DEAR ABBY: Living with ex-husband goes from bad to worse

Wednesday, December 16, 2020

DEAR ABBY: Although I have been divorced from my ex for eight years, we still live together. There is not —nor will there ever be — more than a platonic relationship between us, and I have made that abundantly clear to him.

It wasn’t always a bad situation, but now it’s worse than I could have ever imagined it would be. He drinks heavily on a daily basis and becomes verbally abusive. He has a woman over a lot, and I can’t sleep when she’s here.

She’s a drunk, too, and she also abuses her prescription medications. At least half the time when she’s here, I have to lift her passed-out body off the floor and drag her off to his bedroom. She steals money, cigarettes, food and booze all the time.

He dismisses me when I bring up her behavior. He tells me to shut up or get out. I pay for everything except the rent and homeowner’s insurance. Cable, electric, oil, propane and groceries are my responsibility. I also do all the inside and outside chores. I earn less than he does, but I pay more than he does.

He tells me what to eat and who I can talk to. I can’t have company. Yet he wants to know why I’m not dating. I can’t save any money so I can get out. I’m stuck, and he knows it. What do I do? — HORRIBLE SITUATION IN MAINE

DEAR HORRIBLE SITUATION: You owe this man nothing. You are being treated like a serf, and it has been going on far too long. If you have family or friends you can stay with until you save enough for a place of your own, start asking now. That should enable you to save more money because you won’t be paying for cable, electricity, propane, etc. for your ex.

P.S. When the girlfriend passes out, do not lift or drag her anywhere. That is your ex’s privilege and not your responsibility. With the load you’re already carrying, the last thing you need is a strained back.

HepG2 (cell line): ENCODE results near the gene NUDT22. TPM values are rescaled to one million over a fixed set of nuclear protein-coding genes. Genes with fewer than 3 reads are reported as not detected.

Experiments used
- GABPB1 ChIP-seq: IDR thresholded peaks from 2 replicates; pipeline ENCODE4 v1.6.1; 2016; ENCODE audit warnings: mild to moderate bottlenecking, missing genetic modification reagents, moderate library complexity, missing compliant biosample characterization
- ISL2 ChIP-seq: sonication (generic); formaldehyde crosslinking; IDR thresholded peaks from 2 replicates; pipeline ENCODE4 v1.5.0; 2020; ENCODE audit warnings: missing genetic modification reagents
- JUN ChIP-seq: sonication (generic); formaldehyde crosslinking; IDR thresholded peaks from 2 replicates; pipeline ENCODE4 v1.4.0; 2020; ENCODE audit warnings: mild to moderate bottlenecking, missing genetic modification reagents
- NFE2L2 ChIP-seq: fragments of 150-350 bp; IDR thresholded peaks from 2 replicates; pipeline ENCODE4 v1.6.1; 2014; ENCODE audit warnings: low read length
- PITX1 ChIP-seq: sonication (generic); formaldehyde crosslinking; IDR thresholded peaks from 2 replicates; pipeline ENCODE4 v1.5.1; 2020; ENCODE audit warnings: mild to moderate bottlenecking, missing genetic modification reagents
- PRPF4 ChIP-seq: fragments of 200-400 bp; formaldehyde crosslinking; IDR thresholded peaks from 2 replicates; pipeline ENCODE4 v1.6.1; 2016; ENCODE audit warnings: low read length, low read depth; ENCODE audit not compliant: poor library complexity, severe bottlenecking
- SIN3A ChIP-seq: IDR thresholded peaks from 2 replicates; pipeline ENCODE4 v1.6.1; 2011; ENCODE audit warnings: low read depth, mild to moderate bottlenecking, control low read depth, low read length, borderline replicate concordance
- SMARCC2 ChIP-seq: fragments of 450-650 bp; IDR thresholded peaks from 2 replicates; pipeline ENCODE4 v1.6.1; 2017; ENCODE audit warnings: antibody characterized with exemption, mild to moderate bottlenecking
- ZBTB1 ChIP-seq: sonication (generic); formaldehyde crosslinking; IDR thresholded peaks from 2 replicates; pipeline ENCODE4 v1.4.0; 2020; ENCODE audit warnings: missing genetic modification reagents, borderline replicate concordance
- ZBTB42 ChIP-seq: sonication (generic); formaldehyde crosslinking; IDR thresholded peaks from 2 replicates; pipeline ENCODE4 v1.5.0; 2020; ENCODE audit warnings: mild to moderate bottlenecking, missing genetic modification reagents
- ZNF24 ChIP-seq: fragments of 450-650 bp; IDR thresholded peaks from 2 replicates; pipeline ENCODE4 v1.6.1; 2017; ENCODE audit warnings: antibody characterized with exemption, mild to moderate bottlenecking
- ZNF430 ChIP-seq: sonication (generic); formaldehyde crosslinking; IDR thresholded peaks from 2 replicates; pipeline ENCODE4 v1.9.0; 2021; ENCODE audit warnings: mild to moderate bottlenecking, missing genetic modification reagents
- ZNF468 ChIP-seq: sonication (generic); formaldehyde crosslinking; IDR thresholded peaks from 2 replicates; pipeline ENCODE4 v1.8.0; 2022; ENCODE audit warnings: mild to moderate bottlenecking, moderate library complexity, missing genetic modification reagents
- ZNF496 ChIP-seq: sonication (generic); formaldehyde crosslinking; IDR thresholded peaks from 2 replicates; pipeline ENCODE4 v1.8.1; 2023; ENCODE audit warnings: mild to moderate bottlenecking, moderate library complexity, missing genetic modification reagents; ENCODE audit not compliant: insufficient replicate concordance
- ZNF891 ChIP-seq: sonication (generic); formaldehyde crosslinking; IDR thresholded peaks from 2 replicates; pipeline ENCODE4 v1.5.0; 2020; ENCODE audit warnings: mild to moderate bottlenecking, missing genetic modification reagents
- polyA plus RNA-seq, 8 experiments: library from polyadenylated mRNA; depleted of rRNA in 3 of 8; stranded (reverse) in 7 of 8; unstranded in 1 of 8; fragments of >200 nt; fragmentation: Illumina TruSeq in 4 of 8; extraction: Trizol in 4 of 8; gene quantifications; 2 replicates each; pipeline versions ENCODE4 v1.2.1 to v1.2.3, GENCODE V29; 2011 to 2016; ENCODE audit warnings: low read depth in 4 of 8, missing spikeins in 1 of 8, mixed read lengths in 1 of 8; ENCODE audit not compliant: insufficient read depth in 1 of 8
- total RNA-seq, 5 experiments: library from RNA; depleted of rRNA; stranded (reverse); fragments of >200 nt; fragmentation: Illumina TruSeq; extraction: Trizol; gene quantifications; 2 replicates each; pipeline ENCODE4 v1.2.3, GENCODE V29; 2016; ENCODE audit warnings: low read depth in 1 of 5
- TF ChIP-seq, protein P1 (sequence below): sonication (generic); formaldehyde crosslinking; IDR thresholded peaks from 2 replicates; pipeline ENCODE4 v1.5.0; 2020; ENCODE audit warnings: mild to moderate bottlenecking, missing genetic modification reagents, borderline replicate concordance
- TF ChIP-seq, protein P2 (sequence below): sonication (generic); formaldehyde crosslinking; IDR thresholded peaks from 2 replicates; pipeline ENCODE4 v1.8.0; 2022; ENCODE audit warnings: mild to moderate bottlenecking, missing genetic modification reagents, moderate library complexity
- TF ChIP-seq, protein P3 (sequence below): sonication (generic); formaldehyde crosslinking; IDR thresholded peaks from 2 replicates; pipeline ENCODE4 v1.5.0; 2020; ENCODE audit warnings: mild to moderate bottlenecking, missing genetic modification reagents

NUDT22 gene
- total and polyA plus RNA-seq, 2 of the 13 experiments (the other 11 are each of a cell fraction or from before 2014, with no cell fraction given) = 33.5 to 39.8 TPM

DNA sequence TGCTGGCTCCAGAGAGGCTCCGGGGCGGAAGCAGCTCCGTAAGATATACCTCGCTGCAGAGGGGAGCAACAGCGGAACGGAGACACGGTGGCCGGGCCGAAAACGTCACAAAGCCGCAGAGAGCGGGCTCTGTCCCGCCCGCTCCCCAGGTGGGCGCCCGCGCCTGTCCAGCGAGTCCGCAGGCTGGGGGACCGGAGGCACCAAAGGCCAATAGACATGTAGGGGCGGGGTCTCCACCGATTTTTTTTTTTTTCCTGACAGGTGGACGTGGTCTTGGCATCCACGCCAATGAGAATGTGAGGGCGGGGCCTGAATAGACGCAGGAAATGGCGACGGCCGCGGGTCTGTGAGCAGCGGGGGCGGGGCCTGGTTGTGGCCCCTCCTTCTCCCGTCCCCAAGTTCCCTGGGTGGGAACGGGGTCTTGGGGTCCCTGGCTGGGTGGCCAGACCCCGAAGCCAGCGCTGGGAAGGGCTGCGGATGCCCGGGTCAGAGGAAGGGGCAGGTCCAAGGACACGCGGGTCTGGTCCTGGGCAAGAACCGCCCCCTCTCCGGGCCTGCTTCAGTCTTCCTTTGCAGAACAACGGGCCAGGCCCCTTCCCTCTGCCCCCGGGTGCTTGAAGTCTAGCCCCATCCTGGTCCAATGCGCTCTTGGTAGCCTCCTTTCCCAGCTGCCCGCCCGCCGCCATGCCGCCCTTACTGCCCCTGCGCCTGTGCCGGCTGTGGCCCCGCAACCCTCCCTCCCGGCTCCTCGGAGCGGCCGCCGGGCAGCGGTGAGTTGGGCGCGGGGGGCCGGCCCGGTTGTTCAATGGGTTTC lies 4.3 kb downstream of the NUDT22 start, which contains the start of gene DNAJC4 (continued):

DEAR ABBY: I am at high risk for COVID. My oldest son and his family live an hour and a half away. They have two children at home. Their daughter is also at high risk.

During this pandemic, they have continually posted photos of themselves and the kids maskless with friends, hugging each other and acting as if life is normal. My daughter-in-law has told me she’s “scared” and does the “wear a mask” thing and shares routine online posts, etc., yet she continues having people over.

In normal circumstances, it’s difficult for me to visit. I want to visit them, but every time I consider it, I see them on social media with someone else, sans mask and no social distancing. I’m sure they would say their friends are all healthy, but none of us can know for certain who their friends have been around. It’s like dominoes, and it’s scary.

I don’t know how to explain this to them because I know they will feel I’m being ridiculous. Also, my DIL is super sensitive and would be hurt and insulted. I love them. I don’t want to alienate them. I’m ready to just take my chances, although my other daughter is against it. What should I do? — CAUTIOUS IN NEW YORK

DEAR CAUTIOUS: Many people have grown complacent about mask wearing and social distancing. That’s unfortunate because, as I write this, “mask fatigue” has led to an increase in the number of people testing positive for the virus. Your concerns are valid, and I hope you will stick to your guns. As a member of a highrisk group, your life could depend on it.

DEAR ABBY: My sisters and I grew up in California. One of my sisters moved to Texas with her husband 29 years ago. Over the years I have had to listen to her put California down. On the occasions when she visits, she never fails to mention how crowded it is, how the air is terrible and how our government is a joke.

Recently, she asked to come here for a visit, and I agreed. The next day I got a text from her with an article attached about “Why California Sucks.” I am so irritated that I no longer want her to come next month. How do I handle this? — ANNOYED IN CALIFORNIA

DEAR ANNOYED: Are you telling me you have tolerated your sister’s jibes about our great state of California all this time without putting a stop to it? That woman has a lot of nerve! If she truly hates it here, why is she willing to come?

Although California may have its natural disasters, a large homeless population, unhealthful air quality, scorching heat waves and the promise of even higher taxes to come — other states are not without their challenges. Yet folks still seem to want to immigrate to California in droves, judging by the traffic.

The time has come to draw the line. Tell your sister you don’t like her needling, and if she doesn’t cut it out, her invitation will be rescinded.